It may feel like an uncomfortable conversation to initiate and the temptation may be to simply ‘ghost’ your counsellor, that is to say, you just don’t turn up to appointments or respond to their communications, but how you end your relationships is just as important as how you start them. How you choose to end your counselling relationship can be a helpful point of reflection and practice for how you face endings in other aspects of your life.

8 tips for ending counselling

1. discuss endings when therapy begins

It may feel strange to talk about ending within your first few sessions, but it is a helpful process to establish your goals and expectations and manage your experience of therapy. Knowing how your therapist prepares for endings means you will not be taken by surprise if they suddenly announce you have just 2 sessions left. Similarly, talking to your therapist about your own experiences of ending and how you would like your therapeutic ending to look like, is an important part of you giving yourself a positive ending.

2. Work out why you want it to end

There is always a reason for wanting something to end. Something that therapy teaches us, is that understanding the 'why' helps us choose 'how' we want to respond. If you have experienced abandonment, are you wanting to jump ship to protect yourself from being hurt? Has your therapist said something, or missed something which has left you feeling unheard/judged or anxious and you are avoiding having a discussion about it for fear of conflict? Do you feel stuck in the therapy and don't feel the therapists methods work for you? Has a change in finances meant you can’t afford therapy anymore or do you feel you have achieved all you wanted to at this point?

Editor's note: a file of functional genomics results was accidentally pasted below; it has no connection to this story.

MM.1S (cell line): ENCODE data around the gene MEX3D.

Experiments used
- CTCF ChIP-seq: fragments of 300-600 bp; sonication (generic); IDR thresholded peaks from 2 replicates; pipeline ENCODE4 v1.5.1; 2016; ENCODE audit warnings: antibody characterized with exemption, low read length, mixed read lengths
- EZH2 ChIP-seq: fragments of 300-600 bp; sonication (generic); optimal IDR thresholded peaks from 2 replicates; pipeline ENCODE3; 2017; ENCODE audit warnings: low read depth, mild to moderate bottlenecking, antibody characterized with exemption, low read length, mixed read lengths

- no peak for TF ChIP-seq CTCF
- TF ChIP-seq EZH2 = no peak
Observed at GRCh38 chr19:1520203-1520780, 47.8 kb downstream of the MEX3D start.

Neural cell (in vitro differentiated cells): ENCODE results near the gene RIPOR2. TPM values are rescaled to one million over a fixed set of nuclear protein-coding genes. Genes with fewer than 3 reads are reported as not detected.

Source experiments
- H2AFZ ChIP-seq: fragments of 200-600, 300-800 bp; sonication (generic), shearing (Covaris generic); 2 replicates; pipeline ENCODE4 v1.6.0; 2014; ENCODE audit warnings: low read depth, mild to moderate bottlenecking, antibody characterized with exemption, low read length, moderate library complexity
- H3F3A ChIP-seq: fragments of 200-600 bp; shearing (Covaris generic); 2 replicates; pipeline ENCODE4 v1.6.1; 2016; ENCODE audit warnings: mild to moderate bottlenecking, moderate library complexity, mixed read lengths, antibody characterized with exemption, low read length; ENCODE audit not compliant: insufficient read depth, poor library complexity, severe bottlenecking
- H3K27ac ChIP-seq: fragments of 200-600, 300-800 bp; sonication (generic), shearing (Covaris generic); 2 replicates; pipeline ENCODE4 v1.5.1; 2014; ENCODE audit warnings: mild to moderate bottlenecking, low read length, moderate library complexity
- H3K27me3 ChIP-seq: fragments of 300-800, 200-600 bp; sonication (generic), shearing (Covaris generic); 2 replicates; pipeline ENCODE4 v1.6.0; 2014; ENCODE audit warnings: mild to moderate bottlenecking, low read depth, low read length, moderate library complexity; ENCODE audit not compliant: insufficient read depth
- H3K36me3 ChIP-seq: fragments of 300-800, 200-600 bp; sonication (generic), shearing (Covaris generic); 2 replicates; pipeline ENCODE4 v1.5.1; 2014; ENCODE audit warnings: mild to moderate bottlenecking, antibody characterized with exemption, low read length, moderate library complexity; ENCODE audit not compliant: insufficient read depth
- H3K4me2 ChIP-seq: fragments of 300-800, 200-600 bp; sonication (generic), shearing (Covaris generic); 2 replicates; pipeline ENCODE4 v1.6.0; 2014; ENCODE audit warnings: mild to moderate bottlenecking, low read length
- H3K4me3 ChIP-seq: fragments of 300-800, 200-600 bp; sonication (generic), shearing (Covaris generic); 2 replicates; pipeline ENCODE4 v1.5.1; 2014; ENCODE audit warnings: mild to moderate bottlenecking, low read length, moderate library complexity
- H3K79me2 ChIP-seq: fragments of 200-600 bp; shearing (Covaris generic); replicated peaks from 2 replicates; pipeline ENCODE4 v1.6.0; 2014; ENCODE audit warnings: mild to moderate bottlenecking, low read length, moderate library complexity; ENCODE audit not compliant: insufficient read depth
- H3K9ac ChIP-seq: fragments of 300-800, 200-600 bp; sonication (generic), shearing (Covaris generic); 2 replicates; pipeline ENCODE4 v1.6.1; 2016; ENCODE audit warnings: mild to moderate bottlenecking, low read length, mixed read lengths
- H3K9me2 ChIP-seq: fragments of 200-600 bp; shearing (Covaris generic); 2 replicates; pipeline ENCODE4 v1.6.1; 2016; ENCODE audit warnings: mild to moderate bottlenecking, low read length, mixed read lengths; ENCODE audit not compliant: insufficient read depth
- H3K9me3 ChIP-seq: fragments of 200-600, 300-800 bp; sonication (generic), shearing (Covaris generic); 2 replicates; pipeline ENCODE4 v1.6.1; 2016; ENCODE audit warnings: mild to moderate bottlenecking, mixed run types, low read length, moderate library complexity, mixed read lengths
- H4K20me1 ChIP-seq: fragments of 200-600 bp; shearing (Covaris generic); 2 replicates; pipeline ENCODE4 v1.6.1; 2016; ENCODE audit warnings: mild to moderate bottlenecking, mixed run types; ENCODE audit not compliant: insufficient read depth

Getting clear about your reasoning will help you decide what you want from your therapy/therapist both now and in the future, and will help frame how you discuss your decision with your therapist.

3. Be honest

The purpose of therapy is to enable personal growth by learning more about yourself and using that increased self-awareness to give you choice and control over your thoughts and behaviours. Part of the work in therapy is learning how to show up in life and to feel empowered to say ‘this isn’t working for me, we are not meeting my goals’. Therefore, if you feel your therapist isn’t understanding or giving you what you need, tell them. It may feel like they are mind-readers sometimes, but they aren’t. Therefore sharing why you are considering leaving not only empowers you but also gives them the chance to reflect and make changes.

4. Consider a ‘conscious goodbye’

How often do you hear or use the phrase ‘see you later’? How often are you aware that the likelihood is there will be no later? Yet, we say it anyway. Why? Well, it is a good avoidance strategy; it keeps things open-ended so we ultimately don’t need to face something ending - we are actively avoiding saying the word ‘goodbye’ (if this sounds like you, refer back to point 1 and 2).